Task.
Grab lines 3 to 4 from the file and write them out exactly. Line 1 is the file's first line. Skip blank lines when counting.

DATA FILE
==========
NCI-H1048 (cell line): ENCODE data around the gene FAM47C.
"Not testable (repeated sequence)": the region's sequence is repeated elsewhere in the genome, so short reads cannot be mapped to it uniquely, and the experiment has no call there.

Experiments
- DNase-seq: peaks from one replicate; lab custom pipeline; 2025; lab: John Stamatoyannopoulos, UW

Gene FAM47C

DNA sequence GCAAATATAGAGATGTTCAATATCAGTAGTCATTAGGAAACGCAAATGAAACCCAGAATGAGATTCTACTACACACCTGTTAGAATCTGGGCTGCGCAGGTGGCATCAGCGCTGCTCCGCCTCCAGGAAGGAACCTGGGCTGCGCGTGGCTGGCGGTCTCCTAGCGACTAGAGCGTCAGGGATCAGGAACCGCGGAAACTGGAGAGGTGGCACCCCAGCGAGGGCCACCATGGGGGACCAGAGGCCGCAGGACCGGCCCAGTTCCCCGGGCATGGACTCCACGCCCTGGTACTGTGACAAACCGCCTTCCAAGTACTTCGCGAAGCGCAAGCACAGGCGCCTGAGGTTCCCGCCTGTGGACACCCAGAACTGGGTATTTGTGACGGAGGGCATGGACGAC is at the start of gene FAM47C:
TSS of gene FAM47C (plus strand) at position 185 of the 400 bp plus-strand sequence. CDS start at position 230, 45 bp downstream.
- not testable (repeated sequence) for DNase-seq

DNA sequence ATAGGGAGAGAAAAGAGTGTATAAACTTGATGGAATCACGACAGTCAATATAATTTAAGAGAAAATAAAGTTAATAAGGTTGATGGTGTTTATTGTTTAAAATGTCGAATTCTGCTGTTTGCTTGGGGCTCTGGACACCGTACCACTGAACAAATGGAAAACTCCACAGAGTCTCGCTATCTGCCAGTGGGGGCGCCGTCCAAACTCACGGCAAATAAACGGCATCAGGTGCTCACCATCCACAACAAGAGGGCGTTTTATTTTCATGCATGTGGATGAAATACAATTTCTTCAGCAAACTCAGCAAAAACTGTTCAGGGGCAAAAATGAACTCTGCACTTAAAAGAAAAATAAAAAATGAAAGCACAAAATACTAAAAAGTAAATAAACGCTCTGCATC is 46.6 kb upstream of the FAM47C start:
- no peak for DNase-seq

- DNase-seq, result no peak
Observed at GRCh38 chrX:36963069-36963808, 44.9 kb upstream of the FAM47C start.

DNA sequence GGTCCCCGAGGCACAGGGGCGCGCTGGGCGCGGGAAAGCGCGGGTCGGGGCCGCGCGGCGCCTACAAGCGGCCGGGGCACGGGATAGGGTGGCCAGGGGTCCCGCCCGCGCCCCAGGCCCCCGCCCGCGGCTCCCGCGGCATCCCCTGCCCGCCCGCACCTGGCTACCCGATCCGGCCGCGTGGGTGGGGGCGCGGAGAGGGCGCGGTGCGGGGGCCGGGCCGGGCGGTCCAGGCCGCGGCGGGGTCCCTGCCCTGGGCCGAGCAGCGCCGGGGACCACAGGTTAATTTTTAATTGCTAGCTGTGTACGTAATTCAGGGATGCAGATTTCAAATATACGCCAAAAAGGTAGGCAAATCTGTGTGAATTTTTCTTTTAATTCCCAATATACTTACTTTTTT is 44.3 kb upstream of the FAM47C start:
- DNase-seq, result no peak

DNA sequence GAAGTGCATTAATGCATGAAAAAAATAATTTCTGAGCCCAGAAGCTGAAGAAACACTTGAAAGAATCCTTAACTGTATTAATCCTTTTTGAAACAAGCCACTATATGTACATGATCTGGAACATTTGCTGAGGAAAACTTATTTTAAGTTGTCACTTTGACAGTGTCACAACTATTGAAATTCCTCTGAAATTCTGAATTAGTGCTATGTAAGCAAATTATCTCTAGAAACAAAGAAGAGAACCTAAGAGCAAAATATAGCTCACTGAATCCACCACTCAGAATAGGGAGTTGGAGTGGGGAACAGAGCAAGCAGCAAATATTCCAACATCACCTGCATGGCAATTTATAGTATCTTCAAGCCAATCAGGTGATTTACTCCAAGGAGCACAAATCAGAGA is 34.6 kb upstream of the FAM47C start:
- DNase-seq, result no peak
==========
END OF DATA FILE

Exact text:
Experiments
- DNase-seq: peaks from one replicate; lab custom pipeline; 2025; lab: John Stamatoyannopoulos, UW